We’ll all be vegans by 2050? How GM microbes and alternative proteins are changing our diets

Print Friendly, PDF & Email
Pork-free bacon, made by slicing whole mushrooms. Credit: Atlast
Pork-free bacon, made by slicing whole mushrooms. Credit: Atlast

The plant-based meat market is predicted to grow from $3.6 billion in 2020 to $4.2 billion by 2021. And by 2040, 60 percent of meat sales will be plant-based or cultured meat products.

Every movement has the trends that significantly shape its future and others that quickly die and are forgotten. Here are four trends for 2021 that are expected to last beyond the initial excitement.

1. Fermentation is king

Fermentation, using genetically engineered microbes to mass-produce plant-based proteins, is on the verge of dramatically altering our protein food system. The value of fermentation lies in the system’s simplicity, effectiveness and flexibility to be used across food categories. Perfect Day uses fermentation to make dairy-like products while startups such as Clara Foods are focusing on egg substitutes.

Follow the latest news and policy debates on agricultural biotech and biomedicine? Subscribe to our newsletter.

3. An opportunity in whole cuts

While the alternative protein industry has made huge strides in the areas of ground beef and processed products such as chicken nuggets or fish sticks, a huge section of the meat market that has yet to be successfully tapped into is whole cuts. In fact, according to a USDA agricultural marketing and economic report, about 80 percent of meat purchases are whole cuts such as chicken breasts, steaks and loins… Atlast and Meati use precise mushroom cultivation to produce whole cut substitutes that taste and act like the real heterogenous meat versions.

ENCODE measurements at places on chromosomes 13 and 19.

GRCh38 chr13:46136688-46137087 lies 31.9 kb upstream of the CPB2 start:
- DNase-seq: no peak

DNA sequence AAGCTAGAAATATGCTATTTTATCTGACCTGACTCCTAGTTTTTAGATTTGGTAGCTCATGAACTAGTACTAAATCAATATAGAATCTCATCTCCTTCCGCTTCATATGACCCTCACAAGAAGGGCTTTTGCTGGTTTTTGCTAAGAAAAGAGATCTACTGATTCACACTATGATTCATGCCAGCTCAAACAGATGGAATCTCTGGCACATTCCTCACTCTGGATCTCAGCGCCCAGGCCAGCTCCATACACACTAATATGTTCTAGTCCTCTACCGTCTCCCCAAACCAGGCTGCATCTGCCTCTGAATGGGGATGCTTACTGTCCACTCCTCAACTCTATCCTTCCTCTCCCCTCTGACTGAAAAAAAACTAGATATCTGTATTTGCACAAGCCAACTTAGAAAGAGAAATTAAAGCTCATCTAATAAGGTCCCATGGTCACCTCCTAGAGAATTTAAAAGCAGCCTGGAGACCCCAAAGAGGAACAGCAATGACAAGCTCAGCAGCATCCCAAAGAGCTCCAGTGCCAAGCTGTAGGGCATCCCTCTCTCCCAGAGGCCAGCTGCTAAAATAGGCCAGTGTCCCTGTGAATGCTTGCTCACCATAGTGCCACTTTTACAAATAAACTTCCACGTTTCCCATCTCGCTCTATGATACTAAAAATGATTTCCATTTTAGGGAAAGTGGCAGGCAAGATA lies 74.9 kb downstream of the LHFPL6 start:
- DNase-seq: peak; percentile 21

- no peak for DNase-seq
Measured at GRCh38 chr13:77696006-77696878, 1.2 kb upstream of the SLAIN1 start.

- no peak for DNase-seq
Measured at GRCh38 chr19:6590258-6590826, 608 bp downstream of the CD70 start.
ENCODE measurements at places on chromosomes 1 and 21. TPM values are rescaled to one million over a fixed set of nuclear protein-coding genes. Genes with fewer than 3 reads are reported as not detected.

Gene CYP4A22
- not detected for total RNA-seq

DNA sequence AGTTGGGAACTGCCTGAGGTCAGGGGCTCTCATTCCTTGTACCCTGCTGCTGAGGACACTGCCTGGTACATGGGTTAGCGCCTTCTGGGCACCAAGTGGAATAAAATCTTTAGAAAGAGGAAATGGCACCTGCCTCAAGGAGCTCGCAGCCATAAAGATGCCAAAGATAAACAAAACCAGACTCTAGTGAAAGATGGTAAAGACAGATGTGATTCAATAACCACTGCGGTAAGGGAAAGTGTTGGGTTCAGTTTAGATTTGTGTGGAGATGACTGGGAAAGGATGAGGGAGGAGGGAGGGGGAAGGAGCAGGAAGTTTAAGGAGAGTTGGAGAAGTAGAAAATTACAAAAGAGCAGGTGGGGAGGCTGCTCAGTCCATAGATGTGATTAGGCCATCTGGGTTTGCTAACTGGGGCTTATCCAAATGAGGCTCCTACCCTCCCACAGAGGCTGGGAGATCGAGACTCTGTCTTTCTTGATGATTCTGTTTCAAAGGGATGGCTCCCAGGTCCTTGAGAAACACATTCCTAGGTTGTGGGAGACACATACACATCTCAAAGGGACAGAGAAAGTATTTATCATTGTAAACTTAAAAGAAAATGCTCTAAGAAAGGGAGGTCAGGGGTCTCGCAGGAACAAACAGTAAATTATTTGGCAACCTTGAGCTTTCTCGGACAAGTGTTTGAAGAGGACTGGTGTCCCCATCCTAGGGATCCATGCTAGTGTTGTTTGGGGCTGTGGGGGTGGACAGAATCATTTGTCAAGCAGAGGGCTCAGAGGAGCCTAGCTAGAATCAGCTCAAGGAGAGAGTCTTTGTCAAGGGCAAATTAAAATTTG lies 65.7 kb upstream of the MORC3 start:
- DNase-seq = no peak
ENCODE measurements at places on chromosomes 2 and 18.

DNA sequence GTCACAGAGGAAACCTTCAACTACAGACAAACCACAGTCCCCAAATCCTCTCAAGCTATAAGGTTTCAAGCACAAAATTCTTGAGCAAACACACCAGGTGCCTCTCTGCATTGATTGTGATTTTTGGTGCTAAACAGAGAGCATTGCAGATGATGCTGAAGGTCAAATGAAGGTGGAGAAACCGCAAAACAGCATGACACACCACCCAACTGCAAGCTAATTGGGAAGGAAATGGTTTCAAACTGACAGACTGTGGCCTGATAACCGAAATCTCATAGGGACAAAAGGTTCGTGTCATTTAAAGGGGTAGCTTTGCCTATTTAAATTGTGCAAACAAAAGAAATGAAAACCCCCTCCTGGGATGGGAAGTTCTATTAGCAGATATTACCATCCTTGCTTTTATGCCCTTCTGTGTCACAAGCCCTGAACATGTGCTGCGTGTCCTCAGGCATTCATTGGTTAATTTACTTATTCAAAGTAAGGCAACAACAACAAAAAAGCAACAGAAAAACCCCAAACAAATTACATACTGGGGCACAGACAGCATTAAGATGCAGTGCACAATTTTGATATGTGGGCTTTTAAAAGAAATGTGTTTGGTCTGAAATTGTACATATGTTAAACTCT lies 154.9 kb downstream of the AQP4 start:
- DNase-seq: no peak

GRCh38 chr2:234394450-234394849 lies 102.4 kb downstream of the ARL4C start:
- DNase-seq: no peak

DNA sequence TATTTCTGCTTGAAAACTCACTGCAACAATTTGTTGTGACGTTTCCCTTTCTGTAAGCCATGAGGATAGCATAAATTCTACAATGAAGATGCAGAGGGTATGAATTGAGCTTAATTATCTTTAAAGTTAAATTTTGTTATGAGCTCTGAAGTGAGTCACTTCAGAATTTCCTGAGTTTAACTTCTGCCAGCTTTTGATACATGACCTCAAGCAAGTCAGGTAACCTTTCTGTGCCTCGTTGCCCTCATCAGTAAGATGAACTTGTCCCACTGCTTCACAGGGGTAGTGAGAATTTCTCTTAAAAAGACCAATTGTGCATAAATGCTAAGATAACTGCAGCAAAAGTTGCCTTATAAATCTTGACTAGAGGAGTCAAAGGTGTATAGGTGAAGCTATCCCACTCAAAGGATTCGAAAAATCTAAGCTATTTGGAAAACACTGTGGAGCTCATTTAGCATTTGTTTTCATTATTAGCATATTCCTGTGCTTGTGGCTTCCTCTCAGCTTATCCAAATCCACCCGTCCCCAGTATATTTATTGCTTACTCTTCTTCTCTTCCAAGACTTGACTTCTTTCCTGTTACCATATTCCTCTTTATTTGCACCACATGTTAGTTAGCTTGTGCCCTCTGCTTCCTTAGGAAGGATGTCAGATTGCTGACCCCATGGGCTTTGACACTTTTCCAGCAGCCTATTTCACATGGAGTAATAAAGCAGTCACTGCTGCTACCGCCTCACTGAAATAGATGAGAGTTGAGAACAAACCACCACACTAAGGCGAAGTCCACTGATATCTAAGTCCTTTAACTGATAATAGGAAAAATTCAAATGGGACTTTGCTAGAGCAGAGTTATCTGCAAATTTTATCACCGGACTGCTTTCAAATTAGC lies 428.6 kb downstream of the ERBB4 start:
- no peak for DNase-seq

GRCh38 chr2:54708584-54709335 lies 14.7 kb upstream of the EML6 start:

Read the original post

Outbreak Featured
Infographic: Gene transfer mystery — How 'antifreeze' genes jumped from one species to another without sex

Infographic: Gene transfer mystery — How ‘antifreeze’ genes jumped from one species to another without sex

It isn’t surprising... that herrings and smelts, two groups of fish that commonly roam the northernmost reaches of the Atlantic ...
a bee covered in pollen x

Are GMOs and pesticides threatening bees?

First introduced in 1995, neonicotinoids ...
glp menu logo outlined

Newsletter Subscription

* indicates required
Email Lists
glp menu logo outlined

Get news on human & agricultural genetics and biotechnology delivered to your inbox.